Rose bushes are by far the most attractive option, with roughly 42% of homeowners who choose to enhance security with their landscaping selecting them. Boxwood takes second place at 21%. The question is, why?

Rose bushes are thorny. Trying to make your way through strategically placed roses to get to first floor windows is uncomfortable. Likewise for boxwood. Although boxwood isn’t thorny, it is very dense. Its branches are also quite sharp. Having to make your way through boxwood in order to get to a window would be a lot of work and potentially injurious.

Making Things as Hard as Possible


Perhaps you’re not convinced that landscaping practices have anything to do with burglary risk. That’s fine. You are free to do with your property as you see fit. But think about this one aspect of crime: criminals prey on the weakest among us. They prey on easy targets.

Preventing burglary and home invasion is about making entry into your home, without getting caught, as difficult as possible. The harder you make it, the more likely a criminal will choose another target. This one principle is the foundation of all home security strategies.

Putting a heavy-duty deadbolt lock on your front door is a strategy designed to make it more difficult for burglars to get in easily. Mounting home security cameras in strategic locations is about making it harder to commit a crime on your property without it being recorded.

Landscaping works the same way. If your home is clearly visible from the street, it is harder for a burglar to approach without being seen. If you utilize strategic landscaping elements to make breaking in through the windows more uncomfortable, a burglar will think twice.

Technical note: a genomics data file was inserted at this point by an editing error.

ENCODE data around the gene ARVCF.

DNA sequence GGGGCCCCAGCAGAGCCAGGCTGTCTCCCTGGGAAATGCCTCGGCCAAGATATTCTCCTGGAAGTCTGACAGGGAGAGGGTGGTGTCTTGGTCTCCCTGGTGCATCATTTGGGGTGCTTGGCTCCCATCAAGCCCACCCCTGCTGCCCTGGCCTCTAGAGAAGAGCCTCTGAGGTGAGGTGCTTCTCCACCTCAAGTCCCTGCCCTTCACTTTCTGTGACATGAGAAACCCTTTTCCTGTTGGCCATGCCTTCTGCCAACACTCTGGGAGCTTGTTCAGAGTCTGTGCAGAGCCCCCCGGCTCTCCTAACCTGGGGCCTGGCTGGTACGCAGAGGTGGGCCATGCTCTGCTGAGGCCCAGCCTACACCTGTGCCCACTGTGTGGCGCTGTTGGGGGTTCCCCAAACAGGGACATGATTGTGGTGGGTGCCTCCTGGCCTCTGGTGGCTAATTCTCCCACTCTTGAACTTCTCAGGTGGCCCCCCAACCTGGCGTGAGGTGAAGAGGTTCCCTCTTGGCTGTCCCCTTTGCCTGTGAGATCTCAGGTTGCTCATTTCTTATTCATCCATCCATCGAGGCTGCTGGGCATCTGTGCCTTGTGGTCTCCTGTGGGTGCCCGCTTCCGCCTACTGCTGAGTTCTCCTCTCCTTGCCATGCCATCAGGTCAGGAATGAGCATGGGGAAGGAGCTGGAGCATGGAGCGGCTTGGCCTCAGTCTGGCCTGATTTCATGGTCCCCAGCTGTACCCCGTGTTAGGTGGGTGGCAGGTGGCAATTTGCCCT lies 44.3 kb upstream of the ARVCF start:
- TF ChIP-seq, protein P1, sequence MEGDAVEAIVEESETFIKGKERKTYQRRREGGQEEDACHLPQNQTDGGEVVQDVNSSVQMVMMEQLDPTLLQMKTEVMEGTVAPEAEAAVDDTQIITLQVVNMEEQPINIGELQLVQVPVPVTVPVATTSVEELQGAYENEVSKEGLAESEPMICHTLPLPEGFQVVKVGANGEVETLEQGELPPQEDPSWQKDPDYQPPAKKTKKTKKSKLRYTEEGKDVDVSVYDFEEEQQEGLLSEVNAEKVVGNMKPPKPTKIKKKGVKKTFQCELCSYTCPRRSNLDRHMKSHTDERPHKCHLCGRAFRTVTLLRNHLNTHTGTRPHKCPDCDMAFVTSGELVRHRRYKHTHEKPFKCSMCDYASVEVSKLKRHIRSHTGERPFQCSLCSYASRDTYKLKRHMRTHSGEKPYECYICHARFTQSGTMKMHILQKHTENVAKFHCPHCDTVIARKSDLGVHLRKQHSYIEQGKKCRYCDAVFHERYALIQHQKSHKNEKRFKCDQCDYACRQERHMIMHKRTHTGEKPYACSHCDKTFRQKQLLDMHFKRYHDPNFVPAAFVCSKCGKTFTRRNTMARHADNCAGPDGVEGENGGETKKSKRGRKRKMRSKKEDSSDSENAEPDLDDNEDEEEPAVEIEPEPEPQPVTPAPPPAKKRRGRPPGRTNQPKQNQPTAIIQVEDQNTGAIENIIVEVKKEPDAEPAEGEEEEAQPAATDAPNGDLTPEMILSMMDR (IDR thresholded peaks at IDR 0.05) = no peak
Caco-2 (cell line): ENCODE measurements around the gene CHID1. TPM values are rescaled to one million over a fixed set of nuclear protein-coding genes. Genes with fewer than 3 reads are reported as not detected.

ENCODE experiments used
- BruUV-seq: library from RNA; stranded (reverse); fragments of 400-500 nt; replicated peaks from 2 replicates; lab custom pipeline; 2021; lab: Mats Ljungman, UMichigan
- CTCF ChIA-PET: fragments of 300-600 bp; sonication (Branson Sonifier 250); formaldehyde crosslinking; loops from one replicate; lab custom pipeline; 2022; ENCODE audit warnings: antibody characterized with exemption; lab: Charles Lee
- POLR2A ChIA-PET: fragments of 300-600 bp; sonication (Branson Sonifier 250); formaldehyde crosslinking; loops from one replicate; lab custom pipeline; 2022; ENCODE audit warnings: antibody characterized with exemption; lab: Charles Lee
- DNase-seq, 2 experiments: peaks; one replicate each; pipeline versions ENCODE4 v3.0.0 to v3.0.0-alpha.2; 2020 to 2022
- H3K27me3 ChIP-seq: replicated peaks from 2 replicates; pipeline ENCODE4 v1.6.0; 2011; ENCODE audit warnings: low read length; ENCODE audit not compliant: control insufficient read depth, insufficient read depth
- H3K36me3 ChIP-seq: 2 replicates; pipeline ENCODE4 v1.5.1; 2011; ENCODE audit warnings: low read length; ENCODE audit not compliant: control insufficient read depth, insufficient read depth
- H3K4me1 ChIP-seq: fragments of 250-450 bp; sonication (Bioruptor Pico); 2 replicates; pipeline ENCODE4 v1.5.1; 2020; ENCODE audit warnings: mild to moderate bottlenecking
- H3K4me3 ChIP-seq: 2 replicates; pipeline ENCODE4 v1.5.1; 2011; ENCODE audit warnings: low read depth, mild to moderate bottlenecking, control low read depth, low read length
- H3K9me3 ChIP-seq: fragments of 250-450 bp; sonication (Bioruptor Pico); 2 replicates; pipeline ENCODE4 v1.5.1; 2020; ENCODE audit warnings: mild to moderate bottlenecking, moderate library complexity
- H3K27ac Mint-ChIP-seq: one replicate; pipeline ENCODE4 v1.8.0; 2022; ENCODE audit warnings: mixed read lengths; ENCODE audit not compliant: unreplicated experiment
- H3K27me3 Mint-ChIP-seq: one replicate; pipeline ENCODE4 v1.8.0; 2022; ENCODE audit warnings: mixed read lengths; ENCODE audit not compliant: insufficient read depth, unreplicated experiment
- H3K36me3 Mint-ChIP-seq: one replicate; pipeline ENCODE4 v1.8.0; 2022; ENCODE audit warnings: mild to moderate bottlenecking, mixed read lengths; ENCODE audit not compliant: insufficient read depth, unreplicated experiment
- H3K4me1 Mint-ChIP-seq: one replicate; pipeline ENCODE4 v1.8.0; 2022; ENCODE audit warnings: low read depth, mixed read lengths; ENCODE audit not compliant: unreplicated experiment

Landscaping and the Neighbors

Experts are quick to point out that there is an added benefit to improving your landscaping practices for a more secure property. That benefit is happier neighbors. Data shows that 46% of American homeowners are either moderately or very bothered by a neighbor’s unkempt yard.

This is not to say that you should allow your neighbors to determine your landscaping practices. It’s merely to say that your neighbors will appreciate your efforts to keep up your property. A well-kept yard means one less reason to have a disagreement with neighbors. And in the modern world, keeping disagreements to a minimum it is probably a good idea.

It’s Your Property

When all is said and done, you have the legal right to do with your property as you see fit – within the scope of local ordinances and regulations. As a homeowner myself, I prefer good landscaping practices that both enhance my security and prevent bothering my neighbors.

If making sure my home has a clear view from the street will stop burglars, I am all for it. Likewise for planting thorny and dense shrubs. Anything I can do to keep burglars and home invaders away is at least worth considering. Every step one can take is good.